How Will I Pay For A Transplant
Medicare covers about 80% of the costs associated with an evaluation, transplant operation, follow-up care, and anti-rejection medicines. Private insurers and state programs may cover some costs as well. However, your post-transplant expenses may only be covered for a limited number of years. Its important to discuss coverage with your social worker, who can answer your questions or direct you to others who can help.
The Recovery And Aftermath
Recovery from a kidney donation operation can take from two to 12 weeks depending on the persons individual progress.
Traditional open surgery
If the operation was an open nephrectomy, you may be in hospital for five to seven days, but you should be out of bed the day after the operation. Surgeons use either stitches or clips to close the incisions they made during the operation and these will be removed around 10 days after the procedure.
Before you leave hospital, a follow-up clinic appointment will be made, usually for four to six weeks later. The scars from the operation may be sensitive or sore for several weeks, and some numbness around the scar is common. There will be a permanent scar. There may also be twinges or a drawing sensation around the scars for some months, but most people feel back to normal by about 12 weeks after the operation.
If the operation was keyhole surgery, recovery time is shorter and there is usually less pain afterwards. After this type of surgery you will normally need four to six weeks of recovery time at home before resuming your normal activities. Painkillers may be needed for a while, depending on an individuals symptoms. You will be asked to come in for a follow-up appointment four to six weeks after the operation.
Getting back to normal life
You should return to exercise gradually and gently and build up any exercise routine slowly.
How Long Does A Donor Evaluation Take
An evaluation takes usually longer than one might at first suppose. An evaluation that proceeds “quickly” may take 3 months. Often, the process takes 6 months or longer. The potential donor plays a significant role in determining the length of the evaluation. Those who are readily available, able to be flexible in scheduling, and can follow up quickly on miscellaneous details can keep the process moving steadily forward.
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What Are The Risks Of Becoming A Kidney Donor
Removing a kidney from your body involves major surgery. There is a risk of complications from surgery, such as pain, infection, pneumonia, and bleeding.
A person only needs one healthy kidney to live. But doctors are learning that donating a kidney may increase the chances of certain health problems in the years after the donation. More research is being done to better understand these long-term risks.
Donating an organ can affect you and your family. Many emotional issues are involved. There may be costs such as travel expenses and lost wages.
If you are thinking about donating a kidney, your medical team will help you understand the pros and cons so you can make the decision that’s right for you.
Initial Donor Assessment And Information Session
The following is a summary of what happens, at the beginning of the journey towards becoming a living kidney donor:
- The potential donor contacts the transplant co-ordinators office for general discussion of living kidney donation. The donors blood group compatibility is now assessed and he or she is given the living donor information book. Blood may also be taken for tissue typing tests.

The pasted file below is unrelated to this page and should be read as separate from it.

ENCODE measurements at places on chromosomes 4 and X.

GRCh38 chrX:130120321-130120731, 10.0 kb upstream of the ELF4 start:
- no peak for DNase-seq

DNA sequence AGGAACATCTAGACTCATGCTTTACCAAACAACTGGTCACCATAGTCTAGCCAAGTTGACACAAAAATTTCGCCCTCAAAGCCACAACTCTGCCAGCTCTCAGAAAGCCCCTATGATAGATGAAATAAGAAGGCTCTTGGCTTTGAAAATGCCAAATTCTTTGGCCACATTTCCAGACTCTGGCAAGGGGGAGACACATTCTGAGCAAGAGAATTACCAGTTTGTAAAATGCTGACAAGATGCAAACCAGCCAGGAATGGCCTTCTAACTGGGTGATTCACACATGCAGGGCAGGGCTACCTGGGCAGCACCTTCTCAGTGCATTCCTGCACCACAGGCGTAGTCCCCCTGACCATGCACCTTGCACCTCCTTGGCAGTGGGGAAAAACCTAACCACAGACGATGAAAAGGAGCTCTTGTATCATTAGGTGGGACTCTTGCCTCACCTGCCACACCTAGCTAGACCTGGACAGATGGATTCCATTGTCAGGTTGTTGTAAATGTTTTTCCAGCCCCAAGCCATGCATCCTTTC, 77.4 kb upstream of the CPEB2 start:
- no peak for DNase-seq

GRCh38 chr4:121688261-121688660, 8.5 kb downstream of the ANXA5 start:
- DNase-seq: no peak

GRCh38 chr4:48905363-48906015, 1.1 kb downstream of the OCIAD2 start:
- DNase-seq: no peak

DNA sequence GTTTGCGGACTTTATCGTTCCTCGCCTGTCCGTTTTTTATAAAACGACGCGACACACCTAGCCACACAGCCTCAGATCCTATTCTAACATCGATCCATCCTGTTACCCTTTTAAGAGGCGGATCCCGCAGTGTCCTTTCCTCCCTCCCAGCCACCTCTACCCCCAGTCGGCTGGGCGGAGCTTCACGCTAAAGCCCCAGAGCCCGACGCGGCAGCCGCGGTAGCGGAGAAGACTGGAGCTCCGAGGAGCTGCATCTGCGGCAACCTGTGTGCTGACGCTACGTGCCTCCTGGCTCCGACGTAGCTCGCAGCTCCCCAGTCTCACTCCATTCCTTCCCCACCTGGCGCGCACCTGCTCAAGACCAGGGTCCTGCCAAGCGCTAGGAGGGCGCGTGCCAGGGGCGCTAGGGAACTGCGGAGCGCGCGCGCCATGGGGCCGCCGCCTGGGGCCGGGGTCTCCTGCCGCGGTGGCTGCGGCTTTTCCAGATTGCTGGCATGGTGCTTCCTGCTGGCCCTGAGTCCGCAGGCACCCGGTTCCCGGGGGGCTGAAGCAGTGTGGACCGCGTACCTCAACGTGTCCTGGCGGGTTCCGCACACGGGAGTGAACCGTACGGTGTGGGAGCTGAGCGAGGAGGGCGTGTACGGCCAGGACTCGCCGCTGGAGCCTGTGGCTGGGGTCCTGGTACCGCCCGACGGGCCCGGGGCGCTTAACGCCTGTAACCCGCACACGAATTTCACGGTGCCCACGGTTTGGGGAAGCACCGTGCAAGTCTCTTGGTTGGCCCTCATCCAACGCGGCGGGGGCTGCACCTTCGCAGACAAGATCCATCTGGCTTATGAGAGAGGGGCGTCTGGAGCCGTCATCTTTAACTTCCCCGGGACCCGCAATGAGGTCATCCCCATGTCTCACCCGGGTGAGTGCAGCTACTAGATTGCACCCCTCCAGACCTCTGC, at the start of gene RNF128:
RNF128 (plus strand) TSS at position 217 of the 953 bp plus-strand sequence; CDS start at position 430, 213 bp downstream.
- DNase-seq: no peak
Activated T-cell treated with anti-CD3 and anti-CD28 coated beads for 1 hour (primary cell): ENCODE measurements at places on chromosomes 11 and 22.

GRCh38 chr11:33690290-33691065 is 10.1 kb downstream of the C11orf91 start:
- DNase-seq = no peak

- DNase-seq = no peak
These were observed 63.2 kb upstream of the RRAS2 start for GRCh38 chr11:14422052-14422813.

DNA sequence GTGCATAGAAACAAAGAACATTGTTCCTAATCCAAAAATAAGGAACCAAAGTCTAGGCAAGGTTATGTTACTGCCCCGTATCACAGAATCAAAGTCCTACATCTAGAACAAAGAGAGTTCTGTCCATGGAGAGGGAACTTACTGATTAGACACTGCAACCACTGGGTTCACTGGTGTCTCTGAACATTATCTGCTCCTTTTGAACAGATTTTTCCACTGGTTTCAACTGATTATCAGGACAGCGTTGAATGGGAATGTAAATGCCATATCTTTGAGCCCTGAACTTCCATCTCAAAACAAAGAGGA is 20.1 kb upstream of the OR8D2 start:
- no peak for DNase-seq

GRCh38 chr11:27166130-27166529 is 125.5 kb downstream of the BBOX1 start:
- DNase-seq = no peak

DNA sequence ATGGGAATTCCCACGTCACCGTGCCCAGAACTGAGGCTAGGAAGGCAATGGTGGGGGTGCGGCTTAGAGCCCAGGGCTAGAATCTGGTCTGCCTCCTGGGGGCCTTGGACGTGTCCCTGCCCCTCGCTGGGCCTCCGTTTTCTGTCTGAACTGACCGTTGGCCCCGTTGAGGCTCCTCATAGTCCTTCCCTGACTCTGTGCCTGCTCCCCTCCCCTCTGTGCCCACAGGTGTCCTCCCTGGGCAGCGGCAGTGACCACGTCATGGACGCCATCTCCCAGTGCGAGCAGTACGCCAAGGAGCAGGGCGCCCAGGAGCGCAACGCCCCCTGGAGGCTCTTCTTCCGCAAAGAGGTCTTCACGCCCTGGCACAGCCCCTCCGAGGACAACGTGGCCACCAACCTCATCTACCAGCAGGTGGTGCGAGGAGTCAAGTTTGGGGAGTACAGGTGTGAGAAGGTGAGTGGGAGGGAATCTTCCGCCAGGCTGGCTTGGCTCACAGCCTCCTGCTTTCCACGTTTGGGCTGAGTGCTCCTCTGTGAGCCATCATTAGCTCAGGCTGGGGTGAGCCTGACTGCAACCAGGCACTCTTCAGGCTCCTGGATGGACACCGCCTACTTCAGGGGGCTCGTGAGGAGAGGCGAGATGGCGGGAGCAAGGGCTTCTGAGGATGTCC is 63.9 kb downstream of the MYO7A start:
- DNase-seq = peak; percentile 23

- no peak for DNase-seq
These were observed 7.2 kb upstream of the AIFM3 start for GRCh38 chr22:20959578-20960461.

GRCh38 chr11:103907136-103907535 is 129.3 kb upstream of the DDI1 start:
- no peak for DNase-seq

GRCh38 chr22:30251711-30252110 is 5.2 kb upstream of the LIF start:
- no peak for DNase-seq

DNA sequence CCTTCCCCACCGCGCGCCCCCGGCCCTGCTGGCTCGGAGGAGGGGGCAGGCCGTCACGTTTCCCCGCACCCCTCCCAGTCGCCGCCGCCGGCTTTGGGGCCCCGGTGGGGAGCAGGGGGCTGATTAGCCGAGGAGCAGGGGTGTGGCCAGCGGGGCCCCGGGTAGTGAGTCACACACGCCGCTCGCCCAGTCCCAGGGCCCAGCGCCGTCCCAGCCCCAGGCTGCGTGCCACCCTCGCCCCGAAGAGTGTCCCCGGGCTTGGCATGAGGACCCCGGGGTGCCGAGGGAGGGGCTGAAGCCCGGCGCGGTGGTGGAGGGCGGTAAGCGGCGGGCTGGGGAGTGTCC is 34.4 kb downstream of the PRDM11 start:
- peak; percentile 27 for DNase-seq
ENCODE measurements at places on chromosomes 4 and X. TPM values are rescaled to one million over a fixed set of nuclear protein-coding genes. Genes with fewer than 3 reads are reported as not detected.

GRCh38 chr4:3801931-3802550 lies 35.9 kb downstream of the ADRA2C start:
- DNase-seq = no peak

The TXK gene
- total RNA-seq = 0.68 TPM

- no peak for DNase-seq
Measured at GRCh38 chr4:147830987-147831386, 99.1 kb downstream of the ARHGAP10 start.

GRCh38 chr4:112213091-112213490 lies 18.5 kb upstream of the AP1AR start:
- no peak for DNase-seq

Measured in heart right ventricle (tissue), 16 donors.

- Tissue typing results take at least six weeks to process and are reviewed at a large meeting of different professionals.
- Once your tissue typing results are available, you will be offered an appointment with a consultant nephrologist to discuss them. You will be offered this appointment at the same time as other family members who might have been tested You will be offered the opportunity to discuss these results individually or with your other family members present. You need to think carefully how you want to receive these results. If for example, you hear in the presence of your other family members that you are the only potential donor, you might feel great pressure to proceed with donation. In the first instance, The nephrologist will only discuss your results with you. He will not discuss them with any other family member.
- Once results are given, donors who wish to proceed are asked to contact the transplant office for an appointment to go to the next stage in the process.
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Are There Any Side Effects Of Donating A Kidney
Donating a kidney is an amazing gift. Living donors are having an operation they dont need it is mainly to benefit someone else. The risk of death is quoted as 1 in 5000. Of course, it involves a hospital stay and pain associated with an operation, and in the longer term, there is a small increased risk of high blood pressure and a small increased risk of kidney failure. These are explained in detail during medical consultations.
Information For Kidney Donors
The University of Iowa Organ Transplant Center is the states most experienced living kidney donor program, having performed more than 700 living kidney donor transplants since 1990. Living donation takes place when a living person donates an organ for transplantation to another person.
Our surgeons perform minimally invasive laparoscopic kidney donor surgery, which allows the donor to be discharged home within three days and usually return to work within two weeks.
The University of Iowa Organ Transplant Center is the only program in the state to offer blood type incompatible living kidney donation. With this program, you may still be able to be a kidney donor to your intended recipient, even if you are not a blood type match.